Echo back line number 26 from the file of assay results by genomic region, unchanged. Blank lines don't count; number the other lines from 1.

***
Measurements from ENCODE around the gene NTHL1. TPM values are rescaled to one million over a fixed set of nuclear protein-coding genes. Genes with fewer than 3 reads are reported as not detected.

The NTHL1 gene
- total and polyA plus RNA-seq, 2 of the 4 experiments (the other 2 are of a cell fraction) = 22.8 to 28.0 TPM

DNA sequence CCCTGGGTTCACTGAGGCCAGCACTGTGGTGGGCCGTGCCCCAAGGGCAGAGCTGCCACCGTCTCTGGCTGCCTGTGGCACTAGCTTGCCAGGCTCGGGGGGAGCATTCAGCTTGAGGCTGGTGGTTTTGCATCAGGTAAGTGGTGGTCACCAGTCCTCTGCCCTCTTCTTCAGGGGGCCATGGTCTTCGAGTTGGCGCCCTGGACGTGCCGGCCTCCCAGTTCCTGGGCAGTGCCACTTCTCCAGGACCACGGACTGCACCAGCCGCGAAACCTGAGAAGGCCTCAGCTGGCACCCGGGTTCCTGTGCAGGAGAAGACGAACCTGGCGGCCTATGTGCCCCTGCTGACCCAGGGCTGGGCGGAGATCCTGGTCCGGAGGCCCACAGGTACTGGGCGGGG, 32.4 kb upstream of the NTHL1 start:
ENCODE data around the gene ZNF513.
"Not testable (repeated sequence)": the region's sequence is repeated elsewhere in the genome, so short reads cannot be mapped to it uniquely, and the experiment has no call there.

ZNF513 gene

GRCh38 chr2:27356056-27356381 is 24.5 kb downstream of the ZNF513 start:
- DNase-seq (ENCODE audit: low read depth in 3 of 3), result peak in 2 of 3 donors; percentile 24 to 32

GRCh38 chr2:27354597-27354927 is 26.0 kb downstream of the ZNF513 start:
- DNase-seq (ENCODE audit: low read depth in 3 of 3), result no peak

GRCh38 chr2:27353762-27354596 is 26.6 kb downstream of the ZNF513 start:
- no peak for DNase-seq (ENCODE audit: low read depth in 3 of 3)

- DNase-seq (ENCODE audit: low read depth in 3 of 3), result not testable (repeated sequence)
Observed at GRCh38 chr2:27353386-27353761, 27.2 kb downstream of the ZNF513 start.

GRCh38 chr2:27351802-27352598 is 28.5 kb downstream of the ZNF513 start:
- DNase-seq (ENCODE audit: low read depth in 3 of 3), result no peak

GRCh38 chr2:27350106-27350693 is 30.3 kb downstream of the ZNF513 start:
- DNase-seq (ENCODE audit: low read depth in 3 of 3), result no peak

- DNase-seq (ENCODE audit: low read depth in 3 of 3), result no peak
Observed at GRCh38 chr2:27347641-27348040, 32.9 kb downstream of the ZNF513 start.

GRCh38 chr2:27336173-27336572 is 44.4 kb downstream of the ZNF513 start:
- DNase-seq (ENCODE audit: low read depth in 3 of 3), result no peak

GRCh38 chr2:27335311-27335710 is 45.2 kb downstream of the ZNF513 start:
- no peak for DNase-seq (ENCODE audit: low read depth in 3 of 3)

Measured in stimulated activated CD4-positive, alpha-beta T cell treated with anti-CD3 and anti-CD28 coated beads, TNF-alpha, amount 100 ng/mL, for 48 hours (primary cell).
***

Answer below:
Measured in stimulated activated CD4-positive, alpha-beta T cell treated with anti-CD3 and anti-CD28 coated beads, TNF-alpha, amount 100 ng/mL, for 48 hours (primary cell).